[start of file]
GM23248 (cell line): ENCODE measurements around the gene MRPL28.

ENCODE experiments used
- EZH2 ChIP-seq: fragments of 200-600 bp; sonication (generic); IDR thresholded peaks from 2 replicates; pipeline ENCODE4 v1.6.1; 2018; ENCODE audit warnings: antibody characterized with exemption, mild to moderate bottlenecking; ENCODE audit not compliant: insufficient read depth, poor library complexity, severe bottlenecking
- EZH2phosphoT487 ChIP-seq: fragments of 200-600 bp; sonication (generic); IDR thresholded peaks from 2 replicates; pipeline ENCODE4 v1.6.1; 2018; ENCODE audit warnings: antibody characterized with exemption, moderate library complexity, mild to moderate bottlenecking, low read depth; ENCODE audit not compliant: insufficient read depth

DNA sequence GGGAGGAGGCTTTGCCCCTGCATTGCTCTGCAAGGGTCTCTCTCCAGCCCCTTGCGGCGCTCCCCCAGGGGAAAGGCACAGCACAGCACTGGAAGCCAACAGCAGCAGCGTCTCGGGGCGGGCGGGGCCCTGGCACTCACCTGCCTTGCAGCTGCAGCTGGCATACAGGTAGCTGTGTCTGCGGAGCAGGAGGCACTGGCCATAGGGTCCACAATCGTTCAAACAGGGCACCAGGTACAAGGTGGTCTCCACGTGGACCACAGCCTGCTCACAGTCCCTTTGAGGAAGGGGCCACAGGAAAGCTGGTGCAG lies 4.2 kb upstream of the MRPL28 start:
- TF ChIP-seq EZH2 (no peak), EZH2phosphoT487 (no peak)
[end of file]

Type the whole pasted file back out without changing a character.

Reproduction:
GM23248 (cell line): ENCODE measurements around the gene MRPL28.

ENCODE experiments used
- EZH2 ChIP-seq: fragments of 200-600 bp; sonication (generic); IDR thresholded peaks from 2 replicates; pipeline ENCODE4 v1.6.1; 2018; ENCODE audit warnings: antibody characterized with exemption, mild to moderate bottlenecking; ENCODE audit not compliant: insufficient read depth, poor library complexity, severe bottlenecking
- EZH2phosphoT487 ChIP-seq: fragments of 200-600 bp; sonication (generic); IDR thresholded peaks from 2 replicates; pipeline ENCODE4 v1.6.1; 2018; ENCODE audit warnings: antibody characterized with exemption, moderate library complexity, mild to moderate bottlenecking, low read depth; ENCODE audit not compliant: insufficient read depth

DNA sequence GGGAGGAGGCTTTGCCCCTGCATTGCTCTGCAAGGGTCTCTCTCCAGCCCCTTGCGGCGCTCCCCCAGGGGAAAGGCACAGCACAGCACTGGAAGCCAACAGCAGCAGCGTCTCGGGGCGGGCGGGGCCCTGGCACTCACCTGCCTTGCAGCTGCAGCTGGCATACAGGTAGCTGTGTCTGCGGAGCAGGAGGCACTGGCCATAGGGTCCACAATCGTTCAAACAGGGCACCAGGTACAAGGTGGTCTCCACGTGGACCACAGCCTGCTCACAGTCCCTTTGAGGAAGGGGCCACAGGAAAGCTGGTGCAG lies 4.2 kb upstream of the MRPL28 start:
- TF ChIP-seq EZH2 (no peak), EZH2phosphoT487 (no peak)